The answer to this viewpoint is evident: There can be no sin overcome after death. The eternal principle is: “Where the tree falls, there it shall lie” (Eccl. 11:3). In the words of the Revelator, “He who is unjust, let him be unjust still; he who is filthy, let him be filthy still; he who is righteous, let him be righteous still; he who is holy, let him be holy still” (22:11).

The Modernist Concept. At the opposite extreme from the preachers of a literal burning hell are those who hold that God will save all mankind, even the vilest sinner, if he calls on the Lord before he dies. Believers in this category never mention the subject of hell; God is thought of as a God of nothing but love for everyone, even the sinner.

While God will not condemn anyone to a burning hell, neither will He save those who are not worthy. God is a God of justice and judgment; He will save eternally the righteous and destroy eternally the wicked. The promise is: “The righteous will never be removed, but the wicked will not inhabit the earth” (Prov. 10:30). The wicked “shall be punished with everlasting destruction from the presence of the Lord and from the glory of His power” (2 Thess. 1:9).

The Biblical Concept of Hell. We have studied in detail the Biblical concept, showing that the original words translated hell had for their meanings such terms as “the grave,” “the pit,” “annihilation,” and not eternal torment.


Belief in purgatory and limbo is limited to the Roman Catholic faith, butbecause Catholicism is embraced by more than half of the estimated Christian population of the world, we will include a brief discussion of these terms. Our concern is whether or not the doctrine is Biblical. “Prove all things” was the command of the apostle Paul, and it is the basis of all true religion. We must be able to prove what we believe by the Bible.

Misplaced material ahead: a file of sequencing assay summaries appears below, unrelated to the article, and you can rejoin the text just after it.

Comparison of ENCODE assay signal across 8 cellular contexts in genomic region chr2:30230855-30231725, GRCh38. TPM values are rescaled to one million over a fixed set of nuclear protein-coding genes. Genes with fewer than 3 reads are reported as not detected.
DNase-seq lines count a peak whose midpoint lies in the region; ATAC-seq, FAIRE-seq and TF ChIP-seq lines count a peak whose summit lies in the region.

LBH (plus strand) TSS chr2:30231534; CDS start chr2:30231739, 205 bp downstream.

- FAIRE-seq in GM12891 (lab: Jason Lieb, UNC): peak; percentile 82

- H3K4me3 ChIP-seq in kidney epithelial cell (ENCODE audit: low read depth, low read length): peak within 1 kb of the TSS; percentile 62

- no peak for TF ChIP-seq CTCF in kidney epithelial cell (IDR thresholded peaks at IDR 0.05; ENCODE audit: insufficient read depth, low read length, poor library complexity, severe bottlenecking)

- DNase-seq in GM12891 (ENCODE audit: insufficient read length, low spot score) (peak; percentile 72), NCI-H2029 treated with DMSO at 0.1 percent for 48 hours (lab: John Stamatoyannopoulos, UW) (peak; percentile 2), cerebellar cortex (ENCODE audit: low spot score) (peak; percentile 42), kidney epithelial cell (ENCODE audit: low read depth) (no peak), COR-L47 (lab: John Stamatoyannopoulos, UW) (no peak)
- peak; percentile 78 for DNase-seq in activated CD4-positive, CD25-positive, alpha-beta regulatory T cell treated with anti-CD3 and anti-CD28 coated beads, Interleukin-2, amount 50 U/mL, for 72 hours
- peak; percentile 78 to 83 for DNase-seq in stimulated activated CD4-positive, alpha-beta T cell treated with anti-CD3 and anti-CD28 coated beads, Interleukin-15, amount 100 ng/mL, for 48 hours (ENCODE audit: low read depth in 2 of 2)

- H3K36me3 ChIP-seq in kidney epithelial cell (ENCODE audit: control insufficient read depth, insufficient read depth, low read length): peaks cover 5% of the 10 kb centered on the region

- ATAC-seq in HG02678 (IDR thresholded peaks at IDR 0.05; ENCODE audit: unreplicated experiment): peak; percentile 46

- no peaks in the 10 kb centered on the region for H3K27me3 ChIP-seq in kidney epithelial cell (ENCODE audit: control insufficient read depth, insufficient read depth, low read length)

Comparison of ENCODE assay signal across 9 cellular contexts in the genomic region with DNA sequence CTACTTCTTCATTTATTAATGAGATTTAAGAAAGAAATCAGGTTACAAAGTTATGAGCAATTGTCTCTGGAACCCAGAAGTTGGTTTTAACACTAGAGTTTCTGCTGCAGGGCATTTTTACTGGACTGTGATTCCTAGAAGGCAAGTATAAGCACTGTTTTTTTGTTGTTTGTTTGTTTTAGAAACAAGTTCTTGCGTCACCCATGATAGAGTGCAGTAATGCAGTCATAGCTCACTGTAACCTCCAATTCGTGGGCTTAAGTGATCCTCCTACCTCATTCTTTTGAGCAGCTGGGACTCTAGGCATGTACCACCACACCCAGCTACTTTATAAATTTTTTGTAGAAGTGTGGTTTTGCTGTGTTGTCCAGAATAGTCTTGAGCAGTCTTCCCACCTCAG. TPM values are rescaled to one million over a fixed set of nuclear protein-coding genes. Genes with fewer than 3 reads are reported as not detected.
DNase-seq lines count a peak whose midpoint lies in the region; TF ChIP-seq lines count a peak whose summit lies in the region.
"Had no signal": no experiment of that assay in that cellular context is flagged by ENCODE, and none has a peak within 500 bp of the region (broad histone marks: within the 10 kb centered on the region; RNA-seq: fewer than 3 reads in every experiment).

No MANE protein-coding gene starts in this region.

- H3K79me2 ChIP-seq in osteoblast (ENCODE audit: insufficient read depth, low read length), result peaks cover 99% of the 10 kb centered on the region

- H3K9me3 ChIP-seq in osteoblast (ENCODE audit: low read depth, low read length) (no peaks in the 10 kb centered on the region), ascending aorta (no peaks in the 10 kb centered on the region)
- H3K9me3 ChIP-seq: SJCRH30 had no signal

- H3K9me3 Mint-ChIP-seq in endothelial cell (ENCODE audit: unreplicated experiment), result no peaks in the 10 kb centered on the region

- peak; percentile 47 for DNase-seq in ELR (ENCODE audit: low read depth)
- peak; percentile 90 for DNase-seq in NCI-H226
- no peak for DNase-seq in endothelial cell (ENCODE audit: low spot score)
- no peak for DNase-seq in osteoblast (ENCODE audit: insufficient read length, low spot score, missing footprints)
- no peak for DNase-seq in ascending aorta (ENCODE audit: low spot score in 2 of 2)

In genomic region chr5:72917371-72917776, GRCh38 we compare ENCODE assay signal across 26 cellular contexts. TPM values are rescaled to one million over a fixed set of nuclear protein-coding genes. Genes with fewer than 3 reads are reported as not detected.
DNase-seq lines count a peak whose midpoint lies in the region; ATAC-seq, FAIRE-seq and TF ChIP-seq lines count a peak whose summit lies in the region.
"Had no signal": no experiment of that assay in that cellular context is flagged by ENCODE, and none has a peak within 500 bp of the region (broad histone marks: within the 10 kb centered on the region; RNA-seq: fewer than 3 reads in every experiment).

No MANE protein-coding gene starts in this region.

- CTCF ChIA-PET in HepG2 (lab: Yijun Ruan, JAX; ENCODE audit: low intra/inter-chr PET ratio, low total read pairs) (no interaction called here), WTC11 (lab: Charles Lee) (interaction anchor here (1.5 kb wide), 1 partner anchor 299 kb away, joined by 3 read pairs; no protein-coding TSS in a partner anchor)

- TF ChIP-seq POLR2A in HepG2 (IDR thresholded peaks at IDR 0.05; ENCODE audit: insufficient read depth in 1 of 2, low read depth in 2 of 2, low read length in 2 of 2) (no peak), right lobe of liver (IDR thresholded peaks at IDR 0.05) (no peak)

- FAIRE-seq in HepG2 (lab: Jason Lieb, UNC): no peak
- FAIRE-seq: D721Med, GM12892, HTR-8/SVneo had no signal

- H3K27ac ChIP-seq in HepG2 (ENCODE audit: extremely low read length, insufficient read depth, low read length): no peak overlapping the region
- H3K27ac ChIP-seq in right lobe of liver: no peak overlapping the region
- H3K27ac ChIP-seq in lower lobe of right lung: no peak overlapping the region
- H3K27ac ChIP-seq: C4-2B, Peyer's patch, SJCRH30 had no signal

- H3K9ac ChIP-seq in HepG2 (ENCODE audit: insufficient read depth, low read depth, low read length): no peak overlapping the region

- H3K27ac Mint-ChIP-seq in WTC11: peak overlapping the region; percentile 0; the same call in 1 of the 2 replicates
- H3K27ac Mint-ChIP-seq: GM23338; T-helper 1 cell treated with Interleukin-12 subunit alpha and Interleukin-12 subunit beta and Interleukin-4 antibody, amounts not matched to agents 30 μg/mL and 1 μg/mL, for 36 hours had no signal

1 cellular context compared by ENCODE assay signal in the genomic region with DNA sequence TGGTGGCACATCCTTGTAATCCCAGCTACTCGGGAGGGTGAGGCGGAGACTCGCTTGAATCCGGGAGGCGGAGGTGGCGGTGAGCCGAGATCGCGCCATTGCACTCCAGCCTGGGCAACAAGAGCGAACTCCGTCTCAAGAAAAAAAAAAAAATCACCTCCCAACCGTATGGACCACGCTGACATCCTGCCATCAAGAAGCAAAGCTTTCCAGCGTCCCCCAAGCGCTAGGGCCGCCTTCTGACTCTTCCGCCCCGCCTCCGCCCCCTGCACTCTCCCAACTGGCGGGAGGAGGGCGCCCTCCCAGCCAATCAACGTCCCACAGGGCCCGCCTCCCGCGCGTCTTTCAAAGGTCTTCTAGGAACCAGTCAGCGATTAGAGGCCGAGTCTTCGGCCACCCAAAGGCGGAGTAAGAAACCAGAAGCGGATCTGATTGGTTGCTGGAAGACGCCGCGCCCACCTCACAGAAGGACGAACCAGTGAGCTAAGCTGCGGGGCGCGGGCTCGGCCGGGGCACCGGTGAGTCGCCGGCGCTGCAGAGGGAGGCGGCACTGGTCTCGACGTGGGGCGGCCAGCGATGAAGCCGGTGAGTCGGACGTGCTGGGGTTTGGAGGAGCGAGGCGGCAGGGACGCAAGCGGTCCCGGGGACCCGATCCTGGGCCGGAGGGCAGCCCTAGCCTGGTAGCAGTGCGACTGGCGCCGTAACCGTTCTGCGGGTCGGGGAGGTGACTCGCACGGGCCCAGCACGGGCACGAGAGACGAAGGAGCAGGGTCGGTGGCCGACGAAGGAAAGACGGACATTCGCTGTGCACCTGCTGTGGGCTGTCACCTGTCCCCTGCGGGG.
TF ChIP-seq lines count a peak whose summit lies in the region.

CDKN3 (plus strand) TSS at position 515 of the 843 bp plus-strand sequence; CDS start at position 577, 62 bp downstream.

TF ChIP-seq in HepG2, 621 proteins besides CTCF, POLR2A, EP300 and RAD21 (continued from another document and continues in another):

Purgatory-Is it Biblical?

Purgatory is defined as “A place or state in which some souls are detained for a time after death before entering heaven, which literally means a place of cleansing.” It is further defined as a state of temporary punishment for those who died without having fully paid the satisfaction due for past forgiven sins. According to the Catholic Encyclopedia, souls in purgatory are subject to “punishment and suffering,” but “these souls are sure of their salvation.”

The existence of Purgatory was defined at the Council of Florence (1438-1445) as follows: “The souls are cleansed by purgatorial pains after death and in order that they may be rescued from these pains they are benefited by the suffrages of the living faithful, namely: the sacrifice of the mass, prayers, alms and other works of piety.”